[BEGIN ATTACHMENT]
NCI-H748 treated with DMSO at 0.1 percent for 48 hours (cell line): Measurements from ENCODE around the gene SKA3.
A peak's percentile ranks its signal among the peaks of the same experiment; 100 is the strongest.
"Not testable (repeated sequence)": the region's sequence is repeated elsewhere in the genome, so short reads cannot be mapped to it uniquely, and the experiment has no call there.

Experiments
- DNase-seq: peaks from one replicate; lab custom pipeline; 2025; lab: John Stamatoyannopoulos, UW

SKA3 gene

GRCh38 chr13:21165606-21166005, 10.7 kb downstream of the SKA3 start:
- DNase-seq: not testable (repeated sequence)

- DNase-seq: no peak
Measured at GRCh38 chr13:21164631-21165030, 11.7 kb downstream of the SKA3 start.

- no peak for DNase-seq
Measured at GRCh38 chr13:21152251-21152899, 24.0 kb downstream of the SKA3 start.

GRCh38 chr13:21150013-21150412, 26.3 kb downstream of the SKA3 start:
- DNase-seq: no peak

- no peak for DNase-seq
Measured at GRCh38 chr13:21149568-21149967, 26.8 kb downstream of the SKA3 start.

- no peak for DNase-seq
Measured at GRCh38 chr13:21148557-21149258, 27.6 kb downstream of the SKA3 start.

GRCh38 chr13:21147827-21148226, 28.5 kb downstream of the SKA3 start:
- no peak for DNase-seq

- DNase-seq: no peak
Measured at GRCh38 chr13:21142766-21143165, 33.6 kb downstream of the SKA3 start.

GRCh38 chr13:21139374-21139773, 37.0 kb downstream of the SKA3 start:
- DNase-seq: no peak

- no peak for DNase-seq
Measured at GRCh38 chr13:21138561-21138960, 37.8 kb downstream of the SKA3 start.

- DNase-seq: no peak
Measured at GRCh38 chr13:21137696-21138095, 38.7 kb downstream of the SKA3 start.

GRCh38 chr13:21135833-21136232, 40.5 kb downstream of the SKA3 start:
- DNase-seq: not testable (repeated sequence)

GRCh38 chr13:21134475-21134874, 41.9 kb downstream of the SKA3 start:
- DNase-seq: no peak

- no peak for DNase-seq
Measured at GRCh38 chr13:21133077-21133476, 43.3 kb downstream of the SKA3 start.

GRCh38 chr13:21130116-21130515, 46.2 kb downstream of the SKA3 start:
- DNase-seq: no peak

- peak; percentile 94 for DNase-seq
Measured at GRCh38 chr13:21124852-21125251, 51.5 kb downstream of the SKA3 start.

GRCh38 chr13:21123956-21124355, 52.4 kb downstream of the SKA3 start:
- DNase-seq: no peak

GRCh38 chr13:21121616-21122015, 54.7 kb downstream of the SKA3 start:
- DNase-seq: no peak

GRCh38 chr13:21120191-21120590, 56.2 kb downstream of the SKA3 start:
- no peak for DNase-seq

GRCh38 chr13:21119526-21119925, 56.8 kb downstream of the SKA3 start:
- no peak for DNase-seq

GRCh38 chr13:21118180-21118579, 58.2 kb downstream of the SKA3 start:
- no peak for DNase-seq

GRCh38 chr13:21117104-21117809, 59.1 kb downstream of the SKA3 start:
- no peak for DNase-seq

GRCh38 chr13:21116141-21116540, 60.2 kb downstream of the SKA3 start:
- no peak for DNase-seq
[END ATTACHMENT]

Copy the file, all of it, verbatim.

NCI-H748 treated with DMSO at 0.1 percent for 48 hours (cell line): Measurements from ENCODE around the gene SKA3.
A peak's percentile ranks its signal among the peaks of the same experiment; 100 is the strongest.
"Not testable (repeated sequence)": the region's sequence is repeated elsewhere in the genome, so short reads cannot be mapped to it uniquely, and the experiment has no call there.

Experiments
- DNase-seq: peaks from one replicate; lab custom pipeline; 2025; lab: John Stamatoyannopoulos, UW

SKA3 gene

GRCh38 chr13:21165606-21166005, 10.7 kb downstream of the SKA3 start:
- DNase-seq: not testable (repeated sequence)

- DNase-seq: no peak
Measured at GRCh38 chr13:21164631-21165030, 11.7 kb downstream of the SKA3 start.

- no peak for DNase-seq
Measured at GRCh38 chr13:21152251-21152899, 24.0 kb downstream of the SKA3 start.

GRCh38 chr13:21150013-21150412, 26.3 kb downstream of the SKA3 start:
- DNase-seq: no peak

- no peak for DNase-seq
Measured at GRCh38 chr13:21149568-21149967, 26.8 kb downstream of the SKA3 start.

- no peak for DNase-seq
Measured at GRCh38 chr13:21148557-21149258, 27.6 kb downstream of the SKA3 start.

GRCh38 chr13:21147827-21148226, 28.5 kb downstream of the SKA3 start:
- no peak for DNase-seq

- DNase-seq: no peak
Measured at GRCh38 chr13:21142766-21143165, 33.6 kb downstream of the SKA3 start.

GRCh38 chr13:21139374-21139773, 37.0 kb downstream of the SKA3 start:
- DNase-seq: no peak

- no peak for DNase-seq
Measured at GRCh38 chr13:21138561-21138960, 37.8 kb downstream of the SKA3 start.

- DNase-seq: no peak
Measured at GRCh38 chr13:21137696-21138095, 38.7 kb downstream of the SKA3 start.

GRCh38 chr13:21135833-21136232, 40.5 kb downstream of the SKA3 start:
- DNase-seq: not testable (repeated sequence)

GRCh38 chr13:21134475-21134874, 41.9 kb downstream of the SKA3 start:
- DNase-seq: no peak

- no peak for DNase-seq
Measured at GRCh38 chr13:21133077-21133476, 43.3 kb downstream of the SKA3 start.

GRCh38 chr13:21130116-21130515, 46.2 kb downstream of the SKA3 start:
- DNase-seq: no peak

- peak; percentile 94 for DNase-seq
Measured at GRCh38 chr13:21124852-21125251, 51.5 kb downstream of the SKA3 start.

GRCh38 chr13:21123956-21124355, 52.4 kb downstream of the SKA3 start:
- DNase-seq: no peak

GRCh38 chr13:21121616-21122015, 54.7 kb downstream of the SKA3 start:
- DNase-seq: no peak

GRCh38 chr13:21120191-21120590, 56.2 kb downstream of the SKA3 start:
- no peak for DNase-seq

GRCh38 chr13:21119526-21119925, 56.8 kb downstream of the SKA3 start:
- no peak for DNase-seq

GRCh38 chr13:21118180-21118579, 58.2 kb downstream of the SKA3 start:
- no peak for DNase-seq

GRCh38 chr13:21117104-21117809, 59.1 kb downstream of the SKA3 start:
- no peak for DNase-seq

GRCh38 chr13:21116141-21116540, 60.2 kb downstream of the SKA3 start:
- no peak for DNase-seq